I can't believe that baby Amara Rose is four weeks old already.
|Amara Rose, aged 4 weeks to the day.|
I am coping though.
More than that, I'm coping and happy. I am living with gratitude and feel extremely blessed. Amara has fitted into our family beautifully, with all five other children being patient, understanding and loving. Each of them adore her greatly and don't mind for a minute that their mama is having much of her time taken up with her care. I love that about them. Both of the teens and Tiegan are more than happy to offer another body to cuddle and are more than capable of caring for little one in times of need. Callum and Taisia clearly care about her greatly and are often seen offering gentle strokes to the head or the whisper of sweet words expressing love.
I am so fortunate that my older children are independent, both in thinking and doing. I can easily leave them to their own devices somewhat and as long as I feel I am on hand to offer any necessary support and time, I can relax and step back. What occurs at times may not be what is deemed to be normal learning experiences, but I know otherwise. For example today there were role-playing restaurant ventures with Taisia, Callum, Tiegan and Joseph playing various roles. Each took on more than one character and these included everything from different customer types through to restaurant manager and food delivery drivers. There were even scenes including a visit from an environmental health officer and health and safety situations. Now to some, such 'play' may be seen as just that - a game. They may be some readers who tut at the thought of such time wasting and silliness when they feel that learning experiences should be offered.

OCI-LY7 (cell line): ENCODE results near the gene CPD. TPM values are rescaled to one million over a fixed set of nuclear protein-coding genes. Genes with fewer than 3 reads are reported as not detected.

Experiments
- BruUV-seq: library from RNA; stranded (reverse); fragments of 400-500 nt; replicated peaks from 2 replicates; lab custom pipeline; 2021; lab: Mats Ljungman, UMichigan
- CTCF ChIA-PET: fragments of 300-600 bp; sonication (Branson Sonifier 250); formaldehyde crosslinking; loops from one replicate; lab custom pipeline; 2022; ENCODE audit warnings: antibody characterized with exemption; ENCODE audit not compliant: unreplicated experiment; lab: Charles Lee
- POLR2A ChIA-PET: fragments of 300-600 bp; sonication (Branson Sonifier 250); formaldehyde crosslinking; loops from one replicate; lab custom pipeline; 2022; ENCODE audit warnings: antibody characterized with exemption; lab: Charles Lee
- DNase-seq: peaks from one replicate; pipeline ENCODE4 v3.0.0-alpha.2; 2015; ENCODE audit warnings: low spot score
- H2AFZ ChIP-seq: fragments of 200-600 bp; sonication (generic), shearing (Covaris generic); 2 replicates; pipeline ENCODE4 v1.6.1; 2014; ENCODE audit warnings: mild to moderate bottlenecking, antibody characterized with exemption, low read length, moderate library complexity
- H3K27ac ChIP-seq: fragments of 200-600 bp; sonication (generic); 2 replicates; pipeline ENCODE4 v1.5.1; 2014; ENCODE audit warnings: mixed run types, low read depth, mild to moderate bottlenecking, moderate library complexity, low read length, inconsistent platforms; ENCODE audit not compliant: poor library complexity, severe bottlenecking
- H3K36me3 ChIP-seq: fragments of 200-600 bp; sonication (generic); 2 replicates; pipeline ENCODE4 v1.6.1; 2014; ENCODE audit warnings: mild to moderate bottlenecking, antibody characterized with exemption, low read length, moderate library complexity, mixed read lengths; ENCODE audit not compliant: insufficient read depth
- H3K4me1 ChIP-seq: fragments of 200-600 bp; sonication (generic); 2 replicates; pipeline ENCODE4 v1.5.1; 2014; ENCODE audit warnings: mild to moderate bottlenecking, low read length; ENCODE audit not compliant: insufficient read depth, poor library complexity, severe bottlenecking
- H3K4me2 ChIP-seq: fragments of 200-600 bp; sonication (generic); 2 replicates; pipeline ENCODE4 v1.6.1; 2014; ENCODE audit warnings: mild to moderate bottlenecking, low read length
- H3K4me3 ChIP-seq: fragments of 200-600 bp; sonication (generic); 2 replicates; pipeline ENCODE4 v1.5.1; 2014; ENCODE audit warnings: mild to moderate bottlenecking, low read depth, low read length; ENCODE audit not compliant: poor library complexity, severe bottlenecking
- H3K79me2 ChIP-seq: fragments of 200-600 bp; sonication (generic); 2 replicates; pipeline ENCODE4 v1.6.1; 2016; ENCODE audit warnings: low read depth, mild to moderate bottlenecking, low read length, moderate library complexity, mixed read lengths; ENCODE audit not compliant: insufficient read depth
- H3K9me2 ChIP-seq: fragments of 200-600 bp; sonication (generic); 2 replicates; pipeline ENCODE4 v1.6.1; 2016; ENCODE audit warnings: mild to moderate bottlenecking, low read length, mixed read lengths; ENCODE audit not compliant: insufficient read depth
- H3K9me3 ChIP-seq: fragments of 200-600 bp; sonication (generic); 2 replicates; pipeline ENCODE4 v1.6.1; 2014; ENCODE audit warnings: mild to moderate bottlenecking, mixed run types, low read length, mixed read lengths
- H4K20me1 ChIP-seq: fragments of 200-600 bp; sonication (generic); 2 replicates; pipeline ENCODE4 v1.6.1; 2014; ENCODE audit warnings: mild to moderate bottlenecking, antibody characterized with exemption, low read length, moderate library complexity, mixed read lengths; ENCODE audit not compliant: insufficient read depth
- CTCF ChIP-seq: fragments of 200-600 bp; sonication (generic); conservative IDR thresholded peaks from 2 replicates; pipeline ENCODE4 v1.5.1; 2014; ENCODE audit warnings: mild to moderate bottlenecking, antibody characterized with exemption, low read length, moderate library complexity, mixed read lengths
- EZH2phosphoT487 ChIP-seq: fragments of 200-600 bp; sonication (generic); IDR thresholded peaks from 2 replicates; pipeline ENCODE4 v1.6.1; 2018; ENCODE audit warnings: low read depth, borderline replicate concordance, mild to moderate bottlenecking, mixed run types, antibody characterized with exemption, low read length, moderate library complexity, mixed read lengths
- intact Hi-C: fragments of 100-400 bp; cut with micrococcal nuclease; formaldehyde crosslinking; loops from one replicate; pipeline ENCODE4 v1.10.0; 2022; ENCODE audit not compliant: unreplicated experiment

I see things very differently.
Because I am witnessing numerous skills being put into action. Valuable skills. Skills that no doubt will be useful to all in the future. I can see my children learning to work together as a team, improvisation taking place, planning and preparation. I hear negotiations occurring, interview techniques being rehearsed, and all important compromising naturally happening. Listening and communication skills are being practised and leadership skills enhanced. I see Joseph (aged 15) being a wonderful and much loved big brother as he happily joins in the game with the younger ones, and I can't help but grin rather broadly with pride at the scene in front of me.